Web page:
For now, she and her family plan to stay in Philadelphia, since her children are getting good grades and learning English. Hernández’s viewpoint is in line with the vast majority of displaced Puerto Ricans in the state who, according to Menzo and Morales, are more inclined to establish a home here than the alternative: risking a return to an economy that was depressed even before the storm and contending with the continued instability of the island’s infrastructure and educational system.
Hope, for many Puerto Ricans on and off the island, has come not from the federal government, but from the faith in their own people — their joint resilience and their collective determination to forge ahead. Just in the pages of this publication, it has been clear to see how Puerto Ricans, from superstars to local heroes, have pitched in to bring to life the phrase many have rallied behind: “Puerto Rico se levanta,” or “Puerto Rico rises up.”
But Charito Morales warned that this catchphrase isn’t enough to ensure a true, sustainable recovery for the Puerto Ricans most in need. In her view, it can be used by government officials to obscure the fact that “everybody that really [needs it] doesn’t have any help yet.”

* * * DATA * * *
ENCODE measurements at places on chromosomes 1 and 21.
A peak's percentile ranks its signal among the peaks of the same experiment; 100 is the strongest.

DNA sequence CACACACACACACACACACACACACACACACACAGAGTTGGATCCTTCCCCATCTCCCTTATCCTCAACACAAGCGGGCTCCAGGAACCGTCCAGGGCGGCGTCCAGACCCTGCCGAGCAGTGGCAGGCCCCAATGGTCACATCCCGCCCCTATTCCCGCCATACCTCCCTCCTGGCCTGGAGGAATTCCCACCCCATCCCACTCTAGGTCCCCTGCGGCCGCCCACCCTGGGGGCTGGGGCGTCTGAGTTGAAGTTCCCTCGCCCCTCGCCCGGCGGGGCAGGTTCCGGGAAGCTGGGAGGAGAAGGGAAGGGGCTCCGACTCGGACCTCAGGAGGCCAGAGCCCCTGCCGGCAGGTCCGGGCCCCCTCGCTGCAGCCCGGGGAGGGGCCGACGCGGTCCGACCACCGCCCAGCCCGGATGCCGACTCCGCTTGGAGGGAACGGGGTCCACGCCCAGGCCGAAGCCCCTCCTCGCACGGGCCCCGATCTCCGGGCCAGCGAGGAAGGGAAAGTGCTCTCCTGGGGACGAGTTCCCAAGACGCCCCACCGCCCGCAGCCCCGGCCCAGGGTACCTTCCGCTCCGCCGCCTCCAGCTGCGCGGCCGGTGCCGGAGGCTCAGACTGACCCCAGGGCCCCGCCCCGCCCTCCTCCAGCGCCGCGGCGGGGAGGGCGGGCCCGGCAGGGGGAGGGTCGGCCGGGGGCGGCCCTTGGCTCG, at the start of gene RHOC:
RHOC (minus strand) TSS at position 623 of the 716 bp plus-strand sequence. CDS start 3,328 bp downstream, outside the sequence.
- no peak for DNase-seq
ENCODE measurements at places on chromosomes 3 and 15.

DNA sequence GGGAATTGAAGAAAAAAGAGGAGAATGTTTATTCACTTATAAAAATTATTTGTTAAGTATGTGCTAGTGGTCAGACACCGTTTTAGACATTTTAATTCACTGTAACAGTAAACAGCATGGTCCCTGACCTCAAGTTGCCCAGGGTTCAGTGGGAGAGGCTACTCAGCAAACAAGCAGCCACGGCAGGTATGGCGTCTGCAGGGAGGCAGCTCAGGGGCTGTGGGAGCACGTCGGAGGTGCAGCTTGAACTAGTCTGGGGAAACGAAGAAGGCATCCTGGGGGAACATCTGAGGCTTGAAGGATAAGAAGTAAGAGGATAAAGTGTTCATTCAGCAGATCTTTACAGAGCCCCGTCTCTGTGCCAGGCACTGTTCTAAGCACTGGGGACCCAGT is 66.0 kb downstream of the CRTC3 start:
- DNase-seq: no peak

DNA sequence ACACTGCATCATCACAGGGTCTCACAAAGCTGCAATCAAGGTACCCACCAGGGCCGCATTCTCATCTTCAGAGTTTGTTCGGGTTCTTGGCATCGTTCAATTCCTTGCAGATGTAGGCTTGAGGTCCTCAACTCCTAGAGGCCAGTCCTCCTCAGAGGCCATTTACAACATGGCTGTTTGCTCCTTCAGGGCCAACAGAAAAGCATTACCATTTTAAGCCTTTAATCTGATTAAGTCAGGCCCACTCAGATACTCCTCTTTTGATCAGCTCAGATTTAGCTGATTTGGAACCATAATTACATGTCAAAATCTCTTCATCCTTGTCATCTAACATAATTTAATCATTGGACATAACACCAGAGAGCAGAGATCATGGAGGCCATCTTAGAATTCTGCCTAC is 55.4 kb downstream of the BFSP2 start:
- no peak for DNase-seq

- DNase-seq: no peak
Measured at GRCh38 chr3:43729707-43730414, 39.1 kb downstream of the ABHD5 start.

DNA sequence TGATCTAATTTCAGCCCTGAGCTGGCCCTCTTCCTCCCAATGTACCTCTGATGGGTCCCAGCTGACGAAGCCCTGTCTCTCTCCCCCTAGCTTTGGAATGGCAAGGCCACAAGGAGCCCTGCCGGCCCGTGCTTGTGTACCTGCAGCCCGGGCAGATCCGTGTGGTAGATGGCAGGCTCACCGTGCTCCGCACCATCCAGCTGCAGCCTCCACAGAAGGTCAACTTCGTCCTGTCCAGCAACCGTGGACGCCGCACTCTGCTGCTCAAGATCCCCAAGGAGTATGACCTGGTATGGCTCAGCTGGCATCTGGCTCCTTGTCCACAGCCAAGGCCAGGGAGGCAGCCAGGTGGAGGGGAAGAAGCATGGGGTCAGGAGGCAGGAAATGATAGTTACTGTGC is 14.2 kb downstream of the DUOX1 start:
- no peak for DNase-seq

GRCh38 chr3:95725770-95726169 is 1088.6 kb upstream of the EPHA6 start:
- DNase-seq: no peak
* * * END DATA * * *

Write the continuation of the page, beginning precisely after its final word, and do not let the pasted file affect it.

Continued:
“Management needs to refresh. They need to get it together,” she added, explaining that medications are still in short supply, and education is less accessible after the government closed down 280 schools. The recovery process will be “long term,” Morales stressed, despite the fact that much aid has already dried up.
“People living without a roof, water, electricity. That’s not a third-world country. We’re American, we’re not second-class citizens,” she said. “But that’s how they treat us.”